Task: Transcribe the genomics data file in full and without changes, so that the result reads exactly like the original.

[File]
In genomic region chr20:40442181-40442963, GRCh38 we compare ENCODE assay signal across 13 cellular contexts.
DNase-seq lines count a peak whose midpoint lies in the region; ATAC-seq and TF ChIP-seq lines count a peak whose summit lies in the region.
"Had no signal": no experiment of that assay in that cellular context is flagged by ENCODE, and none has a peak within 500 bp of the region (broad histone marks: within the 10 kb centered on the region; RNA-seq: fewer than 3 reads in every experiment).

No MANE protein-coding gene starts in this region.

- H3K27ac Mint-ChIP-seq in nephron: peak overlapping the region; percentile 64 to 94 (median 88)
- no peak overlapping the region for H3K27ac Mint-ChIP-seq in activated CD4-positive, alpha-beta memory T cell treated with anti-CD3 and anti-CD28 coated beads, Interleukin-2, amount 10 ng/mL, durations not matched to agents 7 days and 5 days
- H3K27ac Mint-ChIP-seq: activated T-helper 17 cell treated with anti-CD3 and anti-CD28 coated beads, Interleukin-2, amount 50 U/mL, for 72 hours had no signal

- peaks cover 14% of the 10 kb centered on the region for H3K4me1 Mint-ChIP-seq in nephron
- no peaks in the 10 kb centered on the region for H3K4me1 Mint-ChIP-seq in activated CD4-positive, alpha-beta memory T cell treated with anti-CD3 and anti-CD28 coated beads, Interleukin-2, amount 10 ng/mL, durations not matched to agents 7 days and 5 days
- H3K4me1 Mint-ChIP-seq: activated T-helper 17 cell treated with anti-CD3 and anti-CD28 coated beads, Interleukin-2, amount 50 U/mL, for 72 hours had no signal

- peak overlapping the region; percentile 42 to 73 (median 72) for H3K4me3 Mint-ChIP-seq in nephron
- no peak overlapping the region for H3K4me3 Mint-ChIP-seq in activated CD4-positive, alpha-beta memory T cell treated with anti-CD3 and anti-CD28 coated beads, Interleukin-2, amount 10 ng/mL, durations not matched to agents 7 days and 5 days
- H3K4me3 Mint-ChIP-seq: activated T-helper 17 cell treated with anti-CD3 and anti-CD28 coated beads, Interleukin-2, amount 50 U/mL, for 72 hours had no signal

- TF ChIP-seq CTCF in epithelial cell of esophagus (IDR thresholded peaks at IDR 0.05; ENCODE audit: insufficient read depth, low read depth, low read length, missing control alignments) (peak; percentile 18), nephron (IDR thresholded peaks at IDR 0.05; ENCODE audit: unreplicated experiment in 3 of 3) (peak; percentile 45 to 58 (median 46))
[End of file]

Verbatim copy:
In genomic region chr20:40442181-40442963, GRCh38 we compare ENCODE assay signal across 13 cellular contexts.
DNase-seq lines count a peak whose midpoint lies in the region; ATAC-seq and TF ChIP-seq lines count a peak whose summit lies in the region.
"Had no signal": no experiment of that assay in that cellular context is flagged by ENCODE, and none has a peak within 500 bp of the region (broad histone marks: within the 10 kb centered on the region; RNA-seq: fewer than 3 reads in every experiment).

No MANE protein-coding gene starts in this region.

- H3K27ac Mint-ChIP-seq in nephron: peak overlapping the region; percentile 64 to 94 (median 88)
- no peak overlapping the region for H3K27ac Mint-ChIP-seq in activated CD4-positive, alpha-beta memory T cell treated with anti-CD3 and anti-CD28 coated beads, Interleukin-2, amount 10 ng/mL, durations not matched to agents 7 days and 5 days
- H3K27ac Mint-ChIP-seq: activated T-helper 17 cell treated with anti-CD3 and anti-CD28 coated beads, Interleukin-2, amount 50 U/mL, for 72 hours had no signal

- peaks cover 14% of the 10 kb centered on the region for H3K4me1 Mint-ChIP-seq in nephron
- no peaks in the 10 kb centered on the region for H3K4me1 Mint-ChIP-seq in activated CD4-positive, alpha-beta memory T cell treated with anti-CD3 and anti-CD28 coated beads, Interleukin-2, amount 10 ng/mL, durations not matched to agents 7 days and 5 days
- H3K4me1 Mint-ChIP-seq: activated T-helper 17 cell treated with anti-CD3 and anti-CD28 coated beads, Interleukin-2, amount 50 U/mL, for 72 hours had no signal

- peak overlapping the region; percentile 42 to 73 (median 72) for H3K4me3 Mint-ChIP-seq in nephron
- no peak overlapping the region for H3K4me3 Mint-ChIP-seq in activated CD4-positive, alpha-beta memory T cell treated with anti-CD3 and anti-CD28 coated beads, Interleukin-2, amount 10 ng/mL, durations not matched to agents 7 days and 5 days
- H3K4me3 Mint-ChIP-seq: activated T-helper 17 cell treated with anti-CD3 and anti-CD28 coated beads, Interleukin-2, amount 50 U/mL, for 72 hours had no signal

- TF ChIP-seq CTCF in epithelial cell of esophagus (IDR thresholded peaks at IDR 0.05; ENCODE audit: insufficient read depth, low read depth, low read length, missing control alignments) (peak; percentile 18), nephron (IDR thresholded peaks at IDR 0.05; ENCODE audit: unreplicated experiment in 3 of 3) (peak; percentile 45 to 58 (median 46))